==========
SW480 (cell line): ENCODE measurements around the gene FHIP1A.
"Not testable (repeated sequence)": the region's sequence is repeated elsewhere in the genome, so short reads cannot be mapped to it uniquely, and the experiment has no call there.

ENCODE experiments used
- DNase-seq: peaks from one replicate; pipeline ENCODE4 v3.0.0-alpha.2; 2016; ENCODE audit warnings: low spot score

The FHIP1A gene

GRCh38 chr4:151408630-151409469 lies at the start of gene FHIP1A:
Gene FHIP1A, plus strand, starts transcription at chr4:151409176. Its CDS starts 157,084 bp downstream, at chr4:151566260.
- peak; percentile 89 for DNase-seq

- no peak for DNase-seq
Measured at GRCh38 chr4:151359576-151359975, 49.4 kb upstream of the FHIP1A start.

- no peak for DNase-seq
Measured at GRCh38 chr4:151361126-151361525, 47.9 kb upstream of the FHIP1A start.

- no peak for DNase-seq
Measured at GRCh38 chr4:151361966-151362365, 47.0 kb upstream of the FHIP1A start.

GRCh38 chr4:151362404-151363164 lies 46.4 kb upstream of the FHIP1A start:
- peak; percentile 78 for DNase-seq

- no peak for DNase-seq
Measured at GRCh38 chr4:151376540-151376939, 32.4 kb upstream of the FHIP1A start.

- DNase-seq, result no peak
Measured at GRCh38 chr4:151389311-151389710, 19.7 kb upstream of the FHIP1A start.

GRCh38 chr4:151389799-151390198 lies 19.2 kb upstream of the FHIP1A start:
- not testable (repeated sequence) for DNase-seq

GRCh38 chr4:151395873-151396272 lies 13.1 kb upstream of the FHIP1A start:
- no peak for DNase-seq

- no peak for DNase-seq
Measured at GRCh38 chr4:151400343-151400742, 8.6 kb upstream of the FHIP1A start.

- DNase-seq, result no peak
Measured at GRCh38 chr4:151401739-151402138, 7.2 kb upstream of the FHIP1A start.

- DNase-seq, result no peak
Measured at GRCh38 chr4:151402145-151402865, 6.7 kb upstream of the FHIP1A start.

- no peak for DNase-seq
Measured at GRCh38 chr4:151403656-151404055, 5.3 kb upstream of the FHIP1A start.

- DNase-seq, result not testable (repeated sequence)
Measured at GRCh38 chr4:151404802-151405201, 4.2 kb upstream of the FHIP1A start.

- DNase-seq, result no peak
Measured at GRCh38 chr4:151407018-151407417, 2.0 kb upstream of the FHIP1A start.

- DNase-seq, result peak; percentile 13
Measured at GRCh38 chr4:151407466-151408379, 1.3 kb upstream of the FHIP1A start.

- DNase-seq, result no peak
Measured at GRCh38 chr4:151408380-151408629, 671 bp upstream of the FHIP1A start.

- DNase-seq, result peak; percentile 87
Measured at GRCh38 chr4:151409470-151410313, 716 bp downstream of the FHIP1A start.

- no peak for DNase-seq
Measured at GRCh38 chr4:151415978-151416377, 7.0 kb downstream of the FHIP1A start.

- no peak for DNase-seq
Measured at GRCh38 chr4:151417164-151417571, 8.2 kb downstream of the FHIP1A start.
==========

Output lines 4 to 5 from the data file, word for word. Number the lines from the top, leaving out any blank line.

- DNase-seq: peaks from one replicate; pipeline ENCODE4 v3.0.0-alpha.2; 2016; ENCODE audit warnings: low spot score

The FHIP1A gene